“Think we’re adding a benefit to the area,” said Jim Blackburn, Eversource’s project manager. “We’re adding a stormwater system that doesn’t exist.”

“The water flows where the water flows,” Towner said. “To assert that no water is coming from your area, I don’t think you have any data to support that. I don’t think what you have proposed will address your portion of the issue.”

Phil Paradis of BETA, the town’s engineering consultant, explained that because of the site’s topography, the water drains into three different directions.

“We asked them to differentiate among the three watersheds to make sure that this flow is not increasing overall,” he said. “I am completely sensitive to the stormwater issues in the area.”

The poor soil quality contributes to the problem, he added, but this project will address the area in which the work is being proposed and will “slightly decrease” the overall impact.

Paul asked that the Department of Public Works (DPW) be brought in to discuss the ongoing issues with drainage in that area and determine where the problem is coming from.

Chair Gary Trendel added that the rain over the past six months has highlighted an issue with multiple properties that are not coming before the board.

Gelcich said the Planning Board’s authority is limited to construction impacts, not work already done.

Eversource representatives said they would be willing to work with town officials to help improve the overall area impact.

Vice Chair Mary Larson-Marlowe thanked Towner for bringing her concerns before the board so that they can be addressed “on a larger global scale.”

Trendel said he looked forward to a “broader discussion” on what can be done to decrease the stormwater impact in this region.

A number of findings and conditions similar to those on the earth removal permit were made when the permit was approved by a 9-0 vote.

“We have added a lot of conditions in here in hopes to address some of the past shortcomings that we’ve had in that part of town,” Trendel said.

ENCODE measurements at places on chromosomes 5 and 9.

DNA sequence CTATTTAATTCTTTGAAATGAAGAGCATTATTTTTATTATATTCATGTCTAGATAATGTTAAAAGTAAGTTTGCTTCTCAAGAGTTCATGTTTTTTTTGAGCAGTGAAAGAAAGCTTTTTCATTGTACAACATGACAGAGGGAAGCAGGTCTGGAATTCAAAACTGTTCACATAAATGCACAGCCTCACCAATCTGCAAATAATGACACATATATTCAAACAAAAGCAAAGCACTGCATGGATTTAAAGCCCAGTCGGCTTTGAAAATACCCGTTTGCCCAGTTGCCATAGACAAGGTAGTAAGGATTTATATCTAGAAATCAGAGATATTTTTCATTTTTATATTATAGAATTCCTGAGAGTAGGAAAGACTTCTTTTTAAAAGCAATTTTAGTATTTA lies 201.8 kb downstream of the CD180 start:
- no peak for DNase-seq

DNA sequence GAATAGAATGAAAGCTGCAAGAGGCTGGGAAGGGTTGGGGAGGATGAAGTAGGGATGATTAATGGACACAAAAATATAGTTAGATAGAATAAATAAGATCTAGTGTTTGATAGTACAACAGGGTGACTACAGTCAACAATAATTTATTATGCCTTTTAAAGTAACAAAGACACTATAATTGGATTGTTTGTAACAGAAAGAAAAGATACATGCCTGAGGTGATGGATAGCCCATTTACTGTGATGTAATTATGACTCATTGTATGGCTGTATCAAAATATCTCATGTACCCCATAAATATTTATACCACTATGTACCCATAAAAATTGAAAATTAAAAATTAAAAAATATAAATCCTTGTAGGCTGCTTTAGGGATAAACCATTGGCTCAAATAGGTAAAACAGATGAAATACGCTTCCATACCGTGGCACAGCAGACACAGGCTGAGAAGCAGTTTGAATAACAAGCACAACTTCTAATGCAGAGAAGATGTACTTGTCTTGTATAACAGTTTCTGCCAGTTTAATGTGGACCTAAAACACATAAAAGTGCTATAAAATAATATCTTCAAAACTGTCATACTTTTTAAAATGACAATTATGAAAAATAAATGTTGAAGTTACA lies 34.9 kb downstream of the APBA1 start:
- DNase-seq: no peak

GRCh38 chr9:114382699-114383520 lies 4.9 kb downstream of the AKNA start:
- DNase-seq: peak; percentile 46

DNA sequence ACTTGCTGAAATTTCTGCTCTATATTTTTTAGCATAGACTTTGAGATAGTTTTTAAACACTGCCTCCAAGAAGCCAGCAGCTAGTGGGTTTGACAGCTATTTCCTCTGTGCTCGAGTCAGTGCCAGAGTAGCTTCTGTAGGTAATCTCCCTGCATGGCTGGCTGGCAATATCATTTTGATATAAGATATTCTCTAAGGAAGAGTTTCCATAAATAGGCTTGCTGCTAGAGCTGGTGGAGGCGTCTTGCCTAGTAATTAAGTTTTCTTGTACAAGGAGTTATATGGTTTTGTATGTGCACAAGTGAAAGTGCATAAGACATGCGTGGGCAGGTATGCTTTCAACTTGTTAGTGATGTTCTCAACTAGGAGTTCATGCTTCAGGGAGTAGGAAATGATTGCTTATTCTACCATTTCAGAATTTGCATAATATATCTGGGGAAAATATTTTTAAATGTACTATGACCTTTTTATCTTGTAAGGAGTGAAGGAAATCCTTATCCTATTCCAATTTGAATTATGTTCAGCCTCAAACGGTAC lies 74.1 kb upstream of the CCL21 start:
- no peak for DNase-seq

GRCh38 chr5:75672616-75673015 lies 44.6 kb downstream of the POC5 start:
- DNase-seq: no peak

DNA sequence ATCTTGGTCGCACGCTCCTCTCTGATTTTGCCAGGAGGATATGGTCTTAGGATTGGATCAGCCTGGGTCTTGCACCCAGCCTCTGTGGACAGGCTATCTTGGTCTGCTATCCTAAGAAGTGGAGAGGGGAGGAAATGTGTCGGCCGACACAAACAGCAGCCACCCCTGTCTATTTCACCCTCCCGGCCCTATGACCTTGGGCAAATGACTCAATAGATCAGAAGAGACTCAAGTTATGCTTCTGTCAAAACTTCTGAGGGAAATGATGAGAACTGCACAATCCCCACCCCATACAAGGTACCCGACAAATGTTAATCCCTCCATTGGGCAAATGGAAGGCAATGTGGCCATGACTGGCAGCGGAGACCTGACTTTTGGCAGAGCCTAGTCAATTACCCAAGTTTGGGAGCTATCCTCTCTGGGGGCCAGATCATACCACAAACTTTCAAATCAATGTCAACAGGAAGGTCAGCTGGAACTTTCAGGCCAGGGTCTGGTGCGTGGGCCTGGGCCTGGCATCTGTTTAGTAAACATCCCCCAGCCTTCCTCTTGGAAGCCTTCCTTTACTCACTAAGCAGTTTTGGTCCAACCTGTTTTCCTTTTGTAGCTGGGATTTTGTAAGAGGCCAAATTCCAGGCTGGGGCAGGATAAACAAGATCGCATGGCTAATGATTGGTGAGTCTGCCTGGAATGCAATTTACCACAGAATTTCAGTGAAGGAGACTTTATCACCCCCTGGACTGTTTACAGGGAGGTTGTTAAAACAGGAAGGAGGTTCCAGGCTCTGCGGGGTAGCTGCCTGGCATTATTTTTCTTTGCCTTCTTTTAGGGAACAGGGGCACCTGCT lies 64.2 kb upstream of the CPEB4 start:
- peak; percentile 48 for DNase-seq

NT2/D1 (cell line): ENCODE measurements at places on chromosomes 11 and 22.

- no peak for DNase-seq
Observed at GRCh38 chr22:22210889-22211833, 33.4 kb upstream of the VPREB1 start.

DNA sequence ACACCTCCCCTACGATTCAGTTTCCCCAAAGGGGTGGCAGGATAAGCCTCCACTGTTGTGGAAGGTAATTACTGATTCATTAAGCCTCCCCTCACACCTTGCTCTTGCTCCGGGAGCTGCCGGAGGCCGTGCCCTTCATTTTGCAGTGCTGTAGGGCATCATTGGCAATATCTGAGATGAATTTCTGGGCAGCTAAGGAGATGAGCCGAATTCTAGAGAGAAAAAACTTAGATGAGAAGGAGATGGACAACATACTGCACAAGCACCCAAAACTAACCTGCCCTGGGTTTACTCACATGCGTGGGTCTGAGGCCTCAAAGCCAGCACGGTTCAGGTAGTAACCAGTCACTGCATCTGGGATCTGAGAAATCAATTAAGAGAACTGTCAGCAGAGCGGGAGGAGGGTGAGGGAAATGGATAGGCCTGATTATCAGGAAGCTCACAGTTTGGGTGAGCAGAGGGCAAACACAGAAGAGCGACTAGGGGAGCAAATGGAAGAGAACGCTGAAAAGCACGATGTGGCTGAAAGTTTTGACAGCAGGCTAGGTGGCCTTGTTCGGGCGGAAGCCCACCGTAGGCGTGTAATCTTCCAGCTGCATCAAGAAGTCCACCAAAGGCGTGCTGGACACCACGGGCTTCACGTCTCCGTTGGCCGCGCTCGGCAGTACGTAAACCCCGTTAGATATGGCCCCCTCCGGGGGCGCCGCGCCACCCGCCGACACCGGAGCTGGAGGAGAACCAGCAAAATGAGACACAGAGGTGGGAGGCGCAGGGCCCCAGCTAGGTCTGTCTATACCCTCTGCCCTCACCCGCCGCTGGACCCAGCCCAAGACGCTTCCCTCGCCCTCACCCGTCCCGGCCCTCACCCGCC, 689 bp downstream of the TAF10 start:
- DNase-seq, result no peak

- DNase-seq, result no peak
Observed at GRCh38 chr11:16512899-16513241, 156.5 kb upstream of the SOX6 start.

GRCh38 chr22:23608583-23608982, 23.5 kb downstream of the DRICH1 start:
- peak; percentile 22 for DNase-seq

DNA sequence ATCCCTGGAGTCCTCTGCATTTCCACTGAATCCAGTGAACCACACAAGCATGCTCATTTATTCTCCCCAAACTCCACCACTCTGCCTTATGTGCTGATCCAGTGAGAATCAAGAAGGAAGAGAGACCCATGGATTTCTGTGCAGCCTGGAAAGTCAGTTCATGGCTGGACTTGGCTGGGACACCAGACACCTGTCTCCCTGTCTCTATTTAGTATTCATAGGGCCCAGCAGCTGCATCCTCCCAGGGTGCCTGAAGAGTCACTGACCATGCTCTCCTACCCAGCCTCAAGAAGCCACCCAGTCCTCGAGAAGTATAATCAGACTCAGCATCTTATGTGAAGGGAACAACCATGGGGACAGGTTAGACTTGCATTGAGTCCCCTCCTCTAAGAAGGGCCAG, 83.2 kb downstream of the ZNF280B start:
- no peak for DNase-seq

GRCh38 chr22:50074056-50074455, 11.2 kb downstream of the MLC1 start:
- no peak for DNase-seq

17 Main St. to be reviewed by BETA

Stormwater mitigation also was a concern for the 17 Main St. project. The board determined by a 6-0 vote that the building, which experienced a fire about a year ago, needs to be reviewed by town engineering consultant BETA to address any potential stormwater issues. The owner wants to expand the building into the parking area as part of the renovation.

Gelcich explained that the upper levels of the building, which contained offices and apartments, need to be replaced. The gross square foot area will be expanded by about 4,000 feet, which allows the project to undergo a minor site plan review process. An underground retention area will be built.

Usually minor site plans do not get reviewed by BETA, he added. However, the review suggestion was prompted by growing issues with stormwater runoff in the downtown area.

“Stormwater is becoming a bigger issue this year,” he said, noting the extreme weather this summer. “Making the site different in stormwater characteristics potentially could have larger impacts here than elsewhere.”

Doherty named to Design Review Board alternate seat

In other news, the Planning Board unanimously approved Jeff Doherty to an alternate seat on the Design Review Board. He previously served on this board.